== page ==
SF Bay Area Holistic Calendar

HempCon: Featured Event of the Week

I got request from my blog readers to present featured events for the week, as there are so many things are going on, and there is limited time available to take part in all of them. While the blog proposes the listing for all California’s events, as resident of the San Francisco Bay Area, I will naturally give preference to the festivals and workshop, happening in proximity.

Featured Event of the Week

HempCon Cup

January 23-25, 2015 (Friday – Sunday)
San Jose Convention Center, San Jose, California

San Jose HempCon is one America’s biggest medical marijuana shows and features a huge number of exhibits sponsored by medical marijuana dispensaries, caregivers, legal services, evaluation services, equipment, and accessories. San Jose HempCon also features live music performances and plenty of food and drink.

* Over 100 collectives
* 200+ cannabis related exhibitors
* Onsite evaluations (you can get medical marijuana certification onsite if you qualify).
* State of the art grow products
* The coolest glass & vapes
* Seminars by leading cannabis experts

Cost: $30. Tickets are available for purchase on the day of the show.

Age: The event is 18+

Medical marijuana ID cards or documentation are not required to enter, except for special prop 215 area of the exhibition.

Marijuana Legalization in California

Starting from November 2014, surprisingly, there is a single state of the West Coast, which is still remained unwelcoming to recreational pot: California. Despite our groundbreaking, 1996 initiative that made us the first state in the union to legalize medical marijuana, the Golden State has been slow to join the recreational craze.

But, with voters in Oregon and Alaska legalizing the use and sale of marijuana — joining Washington and Colorado in inviting retail spreads of cannabis-infused teas and brownies and joints — advocates see fresh momentum behind the slow shift in how the public regards the green stuff and those who enjoy it.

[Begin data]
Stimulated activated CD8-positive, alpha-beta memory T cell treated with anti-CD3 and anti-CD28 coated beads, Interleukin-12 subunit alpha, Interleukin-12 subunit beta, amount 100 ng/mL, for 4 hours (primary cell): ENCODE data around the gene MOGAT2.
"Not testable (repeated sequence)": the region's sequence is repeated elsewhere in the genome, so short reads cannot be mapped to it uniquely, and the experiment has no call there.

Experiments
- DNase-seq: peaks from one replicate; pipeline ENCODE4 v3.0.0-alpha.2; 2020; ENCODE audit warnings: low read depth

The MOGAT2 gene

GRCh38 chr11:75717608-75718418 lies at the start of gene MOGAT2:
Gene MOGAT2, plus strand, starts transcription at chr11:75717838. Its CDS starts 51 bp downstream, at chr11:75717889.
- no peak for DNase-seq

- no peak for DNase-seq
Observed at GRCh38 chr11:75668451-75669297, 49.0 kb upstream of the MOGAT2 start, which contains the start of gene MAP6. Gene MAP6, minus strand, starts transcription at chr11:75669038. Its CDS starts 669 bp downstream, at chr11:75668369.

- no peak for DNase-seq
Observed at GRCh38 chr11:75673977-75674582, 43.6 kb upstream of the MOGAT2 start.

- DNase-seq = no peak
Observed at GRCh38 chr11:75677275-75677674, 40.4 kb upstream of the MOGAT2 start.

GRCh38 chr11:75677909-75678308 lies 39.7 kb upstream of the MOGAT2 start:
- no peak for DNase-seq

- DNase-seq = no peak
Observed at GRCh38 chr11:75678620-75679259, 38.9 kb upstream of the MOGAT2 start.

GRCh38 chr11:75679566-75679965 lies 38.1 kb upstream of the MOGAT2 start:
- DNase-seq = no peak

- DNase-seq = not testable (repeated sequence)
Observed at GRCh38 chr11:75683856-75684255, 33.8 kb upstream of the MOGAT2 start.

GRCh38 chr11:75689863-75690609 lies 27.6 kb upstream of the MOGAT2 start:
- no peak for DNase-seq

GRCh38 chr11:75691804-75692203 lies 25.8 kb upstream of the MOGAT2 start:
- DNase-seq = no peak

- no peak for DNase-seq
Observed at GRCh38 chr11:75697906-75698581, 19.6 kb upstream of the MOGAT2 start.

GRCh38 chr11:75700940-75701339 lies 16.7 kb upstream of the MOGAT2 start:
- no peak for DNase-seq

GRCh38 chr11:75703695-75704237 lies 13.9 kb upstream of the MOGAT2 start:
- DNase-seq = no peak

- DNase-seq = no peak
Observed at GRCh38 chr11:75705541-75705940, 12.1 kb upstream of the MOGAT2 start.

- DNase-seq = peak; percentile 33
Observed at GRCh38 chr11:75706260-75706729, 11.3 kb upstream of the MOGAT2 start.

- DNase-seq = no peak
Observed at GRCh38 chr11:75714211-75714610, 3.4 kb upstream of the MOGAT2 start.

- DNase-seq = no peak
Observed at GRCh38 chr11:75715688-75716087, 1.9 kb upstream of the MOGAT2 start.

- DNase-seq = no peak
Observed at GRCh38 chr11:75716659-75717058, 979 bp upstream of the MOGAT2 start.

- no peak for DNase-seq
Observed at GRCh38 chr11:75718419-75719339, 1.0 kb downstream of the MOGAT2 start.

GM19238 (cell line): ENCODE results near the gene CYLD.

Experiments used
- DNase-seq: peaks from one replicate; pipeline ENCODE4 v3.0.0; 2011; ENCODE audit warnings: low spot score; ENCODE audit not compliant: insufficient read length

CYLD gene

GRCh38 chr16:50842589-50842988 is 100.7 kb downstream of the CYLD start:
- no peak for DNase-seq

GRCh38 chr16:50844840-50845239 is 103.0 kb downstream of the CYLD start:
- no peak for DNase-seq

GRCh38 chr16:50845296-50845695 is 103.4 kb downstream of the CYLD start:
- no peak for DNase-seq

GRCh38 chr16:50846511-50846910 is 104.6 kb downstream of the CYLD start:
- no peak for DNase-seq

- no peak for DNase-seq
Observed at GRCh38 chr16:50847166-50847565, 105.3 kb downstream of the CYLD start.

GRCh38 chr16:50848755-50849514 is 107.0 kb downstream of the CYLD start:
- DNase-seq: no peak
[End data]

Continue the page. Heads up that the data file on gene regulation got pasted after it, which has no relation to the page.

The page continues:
California residents rejected legalization in 2010, with a 54 percent vote against it, but supporters of recreational marijuana are growing more confident about reversing that result in the 2016 election. California, alongside Arizona and Nevada, have legalization measures in the works for the 2016 election, when the presidential race is expected to deliver younger voters to the polls who tend to be more supportive of pot.

Based on the poll DPA, conducted last February 2014, 58 percent of Californians were supporting marijuana legalization at the time, and the pro/con ratio is shifting towards legalization every day.

“The bottom line is that people are no longer fooled by the anti-marijuana propaganda,” said Chris Lindsey, legislative analyst for the Marijuana Policy Project, which filed paperwork this fall to raise money for California’s legalization measure. Echoing what has been seen as a winning talking point for cannabis proponents in recent years, Lindsey said, “Voters are increasingly savvy to the fact that marijuana is far less harmful than alcohol and really should be treated that way.”

The electorate has fundamentally changed to include more Millennials who are tolerant of the drug, alongside Baby Boomers who grew up with it in the ’60s. Another factor is that more than 20 states as well as the District of Colombia now permit marijuana to be prescribed for the sick, meaning many communities have grown accustomed to the drug.

Even without legalization, many law enforcement agencies have made busting pot users a low priority — as a trip to most any outdoor concert venue will prove. Critics have long said that most medical pot users obtain their “medicine” for recreational purposes.

“The sky didn’t fall. Usage rates and abuse didn’t change. All the doom-and-gloom scenarios that we were told would happen didn’t come to fruition, and people are seeing that,” Lindsey said.

California Attorney General Kamala Harris may have won re-election in the state last month by beating the pro-weed Republican candidate Ron Gold, but recently she said she has no “moral opposition” to marijuana and is “not opposed” to legalizing the drug.

In fact, Harris said she thinks the idea of legalizing the drug has a “certain inevitability” about it. She did not go as far as endorsing legalization, though, adding that she does have concerns over the law enforcement implications of legalization.

"I am not opposed to the legalization of marijuana. I'm the top cop, and so I have to look at it from a law enforcement perspective and a public safety perspective,” Harris told Buzzfeed News in an interview. “I think we are fortunate to have Colorado and Washington be in front of us on this and figuring out the details of what it looks like when it’s legalized.”

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